- Through updated guidance, the UAE has introduced a significant change to how it administers sanctions regimes—expanding its focus from a limited implementation of multilateral sanctions to more broadly imposing its own unilateral targeted sanctions and associated freeze orders and reporting requirements.
- The new regime applies to all persons in the UAE, placing obligations on them to register with the Executive Office to receive electronic notifications, screen their potential and existing customers against certain sanctions lists, freeze the funds of and cease providing funds to any individual or entity that is on any one or more such sanctions lists and notify the Executive Office within two business days from taking any such action. The updated guidance sets out additional obligations if the relevant UAE person is a financial institution or DNFBP, terms that are defined in more detail below.
- Any violator of the UAE's targeted financial sanctions regime is subject to imprisonment or a fine of not less than AED 50,000 and not more than AED 5,000,000 per violation. Financial institutions and DNFBPs face additional administrative penalties, including the cancellation of their trade license and being banned from working in the sector related to their violation.
On May 6, 2021, the Executive Office of the Committee for Goods Subject to Import and Export Controls (the "Executive Office") issued important updated guidance (the "Guidance") on the measures that persons in the UAE, financial institutions, and designated non-financial businesses and professions ("DNFBPs") must take to comply with the United Arab Emirates' (UAE) targeted financial sanctions regime. The Executive Office is one of the authorities responsible for overseeing the administration and implementation of the UAE's export controls regime as well as targeted financial sanctions. The Guidance is issued in connection with Cabinet Resolution 74 of 2020, which regulates the UAE's terrorist lists and implements certain United Nations Security Council resolutions aimed at preventing and suppressing terrorism, terrorist financing and the proliferation of armaments (the "Resolution").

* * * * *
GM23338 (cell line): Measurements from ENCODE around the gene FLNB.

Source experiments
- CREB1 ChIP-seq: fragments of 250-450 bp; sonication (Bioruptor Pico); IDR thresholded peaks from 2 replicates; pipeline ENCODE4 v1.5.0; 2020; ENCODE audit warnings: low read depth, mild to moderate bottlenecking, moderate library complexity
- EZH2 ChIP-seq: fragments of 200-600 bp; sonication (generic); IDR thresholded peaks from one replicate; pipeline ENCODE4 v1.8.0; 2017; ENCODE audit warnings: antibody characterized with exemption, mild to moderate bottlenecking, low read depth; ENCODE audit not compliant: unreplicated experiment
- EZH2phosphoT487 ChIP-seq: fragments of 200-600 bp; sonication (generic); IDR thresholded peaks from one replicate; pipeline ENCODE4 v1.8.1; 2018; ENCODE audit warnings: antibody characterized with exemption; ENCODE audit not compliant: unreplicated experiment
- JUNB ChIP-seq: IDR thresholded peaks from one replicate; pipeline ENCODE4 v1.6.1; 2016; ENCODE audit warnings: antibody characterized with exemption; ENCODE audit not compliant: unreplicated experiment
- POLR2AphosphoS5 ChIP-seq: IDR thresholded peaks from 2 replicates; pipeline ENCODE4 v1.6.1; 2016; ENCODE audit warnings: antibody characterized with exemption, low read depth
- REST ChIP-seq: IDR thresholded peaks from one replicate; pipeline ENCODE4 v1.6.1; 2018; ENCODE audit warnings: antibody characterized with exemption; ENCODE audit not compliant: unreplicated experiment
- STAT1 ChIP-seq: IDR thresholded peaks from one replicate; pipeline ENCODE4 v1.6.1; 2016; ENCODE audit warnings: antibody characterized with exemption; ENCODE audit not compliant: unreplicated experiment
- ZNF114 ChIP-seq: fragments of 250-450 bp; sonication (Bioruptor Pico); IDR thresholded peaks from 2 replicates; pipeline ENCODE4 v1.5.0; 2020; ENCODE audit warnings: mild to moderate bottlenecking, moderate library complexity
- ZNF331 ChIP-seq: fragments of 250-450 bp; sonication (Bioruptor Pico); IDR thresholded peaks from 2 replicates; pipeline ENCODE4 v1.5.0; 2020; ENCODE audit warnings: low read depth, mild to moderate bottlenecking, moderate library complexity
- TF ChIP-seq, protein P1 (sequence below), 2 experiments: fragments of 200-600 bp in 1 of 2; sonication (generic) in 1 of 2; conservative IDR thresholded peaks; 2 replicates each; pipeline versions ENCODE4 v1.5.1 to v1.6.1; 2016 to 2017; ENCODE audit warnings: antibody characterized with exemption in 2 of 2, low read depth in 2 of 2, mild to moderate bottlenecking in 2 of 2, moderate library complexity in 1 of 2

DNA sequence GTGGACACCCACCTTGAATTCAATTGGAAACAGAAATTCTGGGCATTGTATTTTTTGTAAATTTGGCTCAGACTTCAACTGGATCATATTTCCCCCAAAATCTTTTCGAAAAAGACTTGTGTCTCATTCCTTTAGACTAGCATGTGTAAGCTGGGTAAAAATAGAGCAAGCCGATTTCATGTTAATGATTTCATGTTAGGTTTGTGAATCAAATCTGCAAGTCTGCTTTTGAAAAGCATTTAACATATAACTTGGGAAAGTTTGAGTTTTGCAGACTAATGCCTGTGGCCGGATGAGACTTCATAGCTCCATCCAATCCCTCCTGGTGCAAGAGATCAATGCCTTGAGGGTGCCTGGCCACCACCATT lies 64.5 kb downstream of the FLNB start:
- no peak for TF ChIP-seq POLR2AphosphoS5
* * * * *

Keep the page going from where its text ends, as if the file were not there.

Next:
The Guidance introduces a significant change to the regulatory landscape in the UAE, shifting the UAE sanctions regime from one that was largely only implementing multilateral (United Nations Security Council) sanctions, to one that also imposes its own unilateral targeted sanctions and associated freeze orders and reporting requirements. Currently, the targets of UAE sanctions are principally individuals and entities designated on sanctions lists for terrorism-related reasons.
This Alert outlines the UAE legal framework for targeted financial sanctions (Part I); the new requirements issued under the Guidance (Part II); and the criteria for determining whether a UAE entity is a financial institution or DNFBP subject to additional requirements under the Guidance (Part III).
I. UAE Legal Framework for Targeted Financial Sanctions
This chart sets out the UAE's legal framework in relation to targeted financial sanctions and provides a brief summary of the relevant laws.
II. Targeted Financial Sanctions Obligations Under the New Guidance